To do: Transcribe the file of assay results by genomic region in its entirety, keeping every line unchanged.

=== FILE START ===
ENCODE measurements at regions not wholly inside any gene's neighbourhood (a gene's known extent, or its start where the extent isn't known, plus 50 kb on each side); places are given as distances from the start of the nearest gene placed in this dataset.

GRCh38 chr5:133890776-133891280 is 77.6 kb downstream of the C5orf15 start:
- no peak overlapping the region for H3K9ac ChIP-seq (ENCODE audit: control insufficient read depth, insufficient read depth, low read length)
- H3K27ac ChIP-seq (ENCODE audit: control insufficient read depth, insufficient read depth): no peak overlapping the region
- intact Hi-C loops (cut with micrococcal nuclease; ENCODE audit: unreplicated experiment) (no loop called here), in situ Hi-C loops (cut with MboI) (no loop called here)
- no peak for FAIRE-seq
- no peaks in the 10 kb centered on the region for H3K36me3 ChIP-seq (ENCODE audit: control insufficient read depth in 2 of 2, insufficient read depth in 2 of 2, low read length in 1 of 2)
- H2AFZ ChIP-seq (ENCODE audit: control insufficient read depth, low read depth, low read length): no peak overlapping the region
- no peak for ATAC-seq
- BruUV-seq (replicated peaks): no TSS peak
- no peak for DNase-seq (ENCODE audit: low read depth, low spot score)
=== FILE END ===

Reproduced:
ENCODE measurements at regions not wholly inside any gene's neighbourhood (a gene's known extent, or its start where the extent isn't known, plus 50 kb on each side); places are given as distances from the start of the nearest gene placed in this dataset.

GRCh38 chr5:133890776-133891280 is 77.6 kb downstream of the C5orf15 start:
- no peak overlapping the region for H3K9ac ChIP-seq (ENCODE audit: control insufficient read depth, insufficient read depth, low read length)
- H3K27ac ChIP-seq (ENCODE audit: control insufficient read depth, insufficient read depth): no peak overlapping the region
- intact Hi-C loops (cut with micrococcal nuclease; ENCODE audit: unreplicated experiment) (no loop called here), in situ Hi-C loops (cut with MboI) (no loop called here)
- no peak for FAIRE-seq
- no peaks in the 10 kb centered on the region for H3K36me3 ChIP-seq (ENCODE audit: control insufficient read depth in 2 of 2, insufficient read depth in 2 of 2, low read length in 1 of 2)
- H2AFZ ChIP-seq (ENCODE audit: control insufficient read depth, low read depth, low read length): no peak overlapping the region
- no peak for ATAC-seq
- BruUV-seq (replicated peaks): no TSS peak
- no peak for DNase-seq (ENCODE audit: low read depth, low spot score)